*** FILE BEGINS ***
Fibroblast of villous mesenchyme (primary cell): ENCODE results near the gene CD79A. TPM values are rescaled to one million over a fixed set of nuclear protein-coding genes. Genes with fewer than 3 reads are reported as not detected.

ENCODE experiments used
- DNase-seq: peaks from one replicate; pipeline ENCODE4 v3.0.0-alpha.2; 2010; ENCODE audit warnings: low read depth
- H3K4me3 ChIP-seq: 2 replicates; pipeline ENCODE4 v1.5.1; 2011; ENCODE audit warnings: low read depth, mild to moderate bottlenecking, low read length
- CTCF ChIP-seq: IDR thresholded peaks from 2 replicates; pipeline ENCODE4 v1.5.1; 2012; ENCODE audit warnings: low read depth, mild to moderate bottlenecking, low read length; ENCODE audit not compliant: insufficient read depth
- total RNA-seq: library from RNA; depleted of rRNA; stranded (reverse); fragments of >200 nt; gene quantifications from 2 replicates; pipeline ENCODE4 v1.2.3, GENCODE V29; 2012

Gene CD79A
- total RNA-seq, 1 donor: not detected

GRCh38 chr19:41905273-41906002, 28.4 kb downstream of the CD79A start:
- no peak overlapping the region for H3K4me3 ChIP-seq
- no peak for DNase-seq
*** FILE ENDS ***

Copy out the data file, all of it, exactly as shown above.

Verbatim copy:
Fibroblast of villous mesenchyme (primary cell): ENCODE results near the gene CD79A. TPM values are rescaled to one million over a fixed set of nuclear protein-coding genes. Genes with fewer than 3 reads are reported as not detected.

ENCODE experiments used
- DNase-seq: peaks from one replicate; pipeline ENCODE4 v3.0.0-alpha.2; 2010; ENCODE audit warnings: low read depth
- H3K4me3 ChIP-seq: 2 replicates; pipeline ENCODE4 v1.5.1; 2011; ENCODE audit warnings: low read depth, mild to moderate bottlenecking, low read length
- CTCF ChIP-seq: IDR thresholded peaks from 2 replicates; pipeline ENCODE4 v1.5.1; 2012; ENCODE audit warnings: low read depth, mild to moderate bottlenecking, low read length; ENCODE audit not compliant: insufficient read depth
- total RNA-seq: library from RNA; depleted of rRNA; stranded (reverse); fragments of >200 nt; gene quantifications from 2 replicates; pipeline ENCODE4 v1.2.3, GENCODE V29; 2012

Gene CD79A
- total RNA-seq, 1 donor: not detected

GRCh38 chr19:41905273-41906002, 28.4 kb downstream of the CD79A start:
- no peak overlapping the region for H3K4me3 ChIP-seq
- no peak for DNase-seq